An F-22 pilot who made numerous internet posts about his state-of-the-art aircraft did not divulge classified information, according to an Air Force operations security (OPSEC) assessment and a security review. Both were conducted prior to a recent briefing by the Air Force Office of Special Investigations (AFOSI), which suggested the on-line comments confirmed technical and operational details about the fifth-generation fighter.
An AFOSI spokeswoman also revealed that a widely-circulated PowerPoint presentation on the incident was intended for internal use, and not general release. Entitled “Cyber OPSEC: An F-22 Case Study,” the unclassified briefing was designed as an in-house training tool for the OSI detachment at Davis-Monthan AFB, Arizona. But, after its initial presentation at the Arizona base, the briefing was quickly passed to scores of Air Force units and military bloggers.
“There’s been a lot of misinformation about this,” said Linda Card, a public affairs specialist at AFOSI Headquarters in Washington. She emphasized that the organization did not conduct a criminal investigation into the pilot’s on-line comments, which appeared on a popular aviation forum.
“The guy did something dumb—not illegal,” Card observed.
According to the OSI spokeswoman, the organization’s involvement in the matter was limited to a classification review of material posted by the pilot, who used the screen name “Dozer.” OSI personnel conducted the review in conjunction with SAF/AQL, the Headquarters Air Force acquisition directorate in charge of special programs.
The classification review determined that none of the pilot’s forum comments revealed sensitive information about the F-22. SAF/AQL is the service’s original classification authority for a number of systems that incorporate classified technology, including the F-22.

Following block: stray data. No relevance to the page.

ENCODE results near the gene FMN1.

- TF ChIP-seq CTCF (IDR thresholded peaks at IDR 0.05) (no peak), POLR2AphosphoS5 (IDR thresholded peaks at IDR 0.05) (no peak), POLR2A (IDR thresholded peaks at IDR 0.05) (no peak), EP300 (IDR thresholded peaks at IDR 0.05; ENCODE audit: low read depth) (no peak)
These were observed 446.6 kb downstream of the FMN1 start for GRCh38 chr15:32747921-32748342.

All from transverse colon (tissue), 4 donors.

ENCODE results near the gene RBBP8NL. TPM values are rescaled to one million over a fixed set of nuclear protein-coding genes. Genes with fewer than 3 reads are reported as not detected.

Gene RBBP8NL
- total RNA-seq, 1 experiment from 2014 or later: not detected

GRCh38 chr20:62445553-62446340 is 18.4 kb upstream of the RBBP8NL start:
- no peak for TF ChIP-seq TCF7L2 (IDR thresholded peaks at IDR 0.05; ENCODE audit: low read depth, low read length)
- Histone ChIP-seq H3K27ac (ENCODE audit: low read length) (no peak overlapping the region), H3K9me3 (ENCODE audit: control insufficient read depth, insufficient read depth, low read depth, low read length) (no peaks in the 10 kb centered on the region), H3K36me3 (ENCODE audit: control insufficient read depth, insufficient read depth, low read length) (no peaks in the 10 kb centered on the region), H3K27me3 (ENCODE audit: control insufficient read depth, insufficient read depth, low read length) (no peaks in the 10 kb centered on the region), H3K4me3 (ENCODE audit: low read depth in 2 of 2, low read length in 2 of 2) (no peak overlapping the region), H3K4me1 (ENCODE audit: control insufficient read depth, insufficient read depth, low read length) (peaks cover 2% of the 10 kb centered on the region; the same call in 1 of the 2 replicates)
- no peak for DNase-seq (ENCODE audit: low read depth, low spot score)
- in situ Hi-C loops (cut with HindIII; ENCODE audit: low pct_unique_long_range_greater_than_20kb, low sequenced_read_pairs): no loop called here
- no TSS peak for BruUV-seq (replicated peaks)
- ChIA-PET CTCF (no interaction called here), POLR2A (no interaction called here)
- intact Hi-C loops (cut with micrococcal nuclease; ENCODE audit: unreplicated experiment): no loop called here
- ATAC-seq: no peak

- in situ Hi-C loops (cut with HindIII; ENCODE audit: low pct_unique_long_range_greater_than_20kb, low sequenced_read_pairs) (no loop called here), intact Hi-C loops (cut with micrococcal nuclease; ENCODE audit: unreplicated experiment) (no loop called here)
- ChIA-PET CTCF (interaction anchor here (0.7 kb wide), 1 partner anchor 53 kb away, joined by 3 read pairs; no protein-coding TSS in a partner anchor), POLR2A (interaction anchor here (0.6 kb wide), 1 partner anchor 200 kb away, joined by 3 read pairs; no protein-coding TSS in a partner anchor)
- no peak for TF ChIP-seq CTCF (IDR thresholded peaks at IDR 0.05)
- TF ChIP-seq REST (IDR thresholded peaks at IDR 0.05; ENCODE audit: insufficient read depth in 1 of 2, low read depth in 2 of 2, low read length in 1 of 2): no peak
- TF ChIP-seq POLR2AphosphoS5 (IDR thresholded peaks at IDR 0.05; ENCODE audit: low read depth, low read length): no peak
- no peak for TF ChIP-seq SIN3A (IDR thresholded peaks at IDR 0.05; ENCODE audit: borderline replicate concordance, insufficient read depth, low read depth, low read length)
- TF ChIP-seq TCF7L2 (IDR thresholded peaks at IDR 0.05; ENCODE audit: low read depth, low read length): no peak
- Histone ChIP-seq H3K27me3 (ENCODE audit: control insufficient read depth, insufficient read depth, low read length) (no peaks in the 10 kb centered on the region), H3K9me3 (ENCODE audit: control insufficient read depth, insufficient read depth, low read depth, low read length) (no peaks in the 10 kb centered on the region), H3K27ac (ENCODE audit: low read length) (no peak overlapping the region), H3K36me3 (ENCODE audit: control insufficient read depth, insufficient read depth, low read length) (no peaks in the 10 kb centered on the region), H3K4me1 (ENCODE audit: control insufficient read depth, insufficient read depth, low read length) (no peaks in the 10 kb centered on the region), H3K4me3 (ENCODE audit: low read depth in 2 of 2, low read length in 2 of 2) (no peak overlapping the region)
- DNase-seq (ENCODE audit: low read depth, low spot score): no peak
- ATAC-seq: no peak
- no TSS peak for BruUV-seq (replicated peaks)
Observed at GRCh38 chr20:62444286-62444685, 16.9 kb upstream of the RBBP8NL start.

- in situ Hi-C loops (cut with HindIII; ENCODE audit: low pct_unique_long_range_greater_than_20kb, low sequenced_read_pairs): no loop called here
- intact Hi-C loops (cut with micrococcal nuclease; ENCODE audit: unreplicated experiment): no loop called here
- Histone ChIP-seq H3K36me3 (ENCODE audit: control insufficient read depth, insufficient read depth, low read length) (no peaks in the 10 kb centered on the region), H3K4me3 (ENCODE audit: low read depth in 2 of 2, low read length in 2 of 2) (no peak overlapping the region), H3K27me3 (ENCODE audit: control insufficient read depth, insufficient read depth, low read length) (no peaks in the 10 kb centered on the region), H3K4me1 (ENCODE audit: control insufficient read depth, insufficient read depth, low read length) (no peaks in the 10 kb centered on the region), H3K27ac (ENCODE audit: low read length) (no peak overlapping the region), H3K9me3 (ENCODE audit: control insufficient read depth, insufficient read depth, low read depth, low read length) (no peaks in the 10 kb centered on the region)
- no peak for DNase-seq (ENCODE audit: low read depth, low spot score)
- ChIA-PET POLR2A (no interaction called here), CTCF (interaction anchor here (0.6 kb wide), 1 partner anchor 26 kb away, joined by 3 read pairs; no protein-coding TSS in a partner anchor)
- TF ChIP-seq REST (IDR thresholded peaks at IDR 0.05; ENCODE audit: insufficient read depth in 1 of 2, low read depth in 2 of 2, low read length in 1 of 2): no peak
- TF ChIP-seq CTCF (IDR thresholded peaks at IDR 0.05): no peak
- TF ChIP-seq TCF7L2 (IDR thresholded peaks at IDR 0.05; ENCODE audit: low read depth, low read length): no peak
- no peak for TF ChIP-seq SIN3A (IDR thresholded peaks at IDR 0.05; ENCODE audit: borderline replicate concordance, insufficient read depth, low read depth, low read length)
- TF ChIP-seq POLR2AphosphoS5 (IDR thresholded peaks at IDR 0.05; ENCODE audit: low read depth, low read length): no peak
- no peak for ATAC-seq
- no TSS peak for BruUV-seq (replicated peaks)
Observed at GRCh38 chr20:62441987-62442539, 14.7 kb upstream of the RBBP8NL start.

Card also said that an operations security (OPSEC) study, conducted by Air Combat Command (ACC), reached a similar conclusion. Headquartered at Langley AFB, Virginia, ACC has been responsible for integrating the F-22 into combat units. The Air Force’s first F-22 wing is based at Langley, and the pilot involved in the internet episode was formerly assigned there.
During his tour at the base, Dozer also served as the Air Force F-22 demonstration pilot, showcasing the jet at various airshows around the country. He has also been interviewed by a number of media outlets and appeared in TV documentaries about the stealth fighter. He is now the commander of the first F-22 squadron based outside the CONUS, at Elmendorf AFB, Alaska.
The AFOSI public affairs representative said she “did not know” if agents who assembled the PowerPoint presentation spoke with “Dozer” as part of their research. Asked if those agents were “read into” the F-22 program, Card said “not to my knowledge.
Personnel with that status—which requires additional security screening—are privy to the most sensitive information on the “Raptor’s” technology and performance.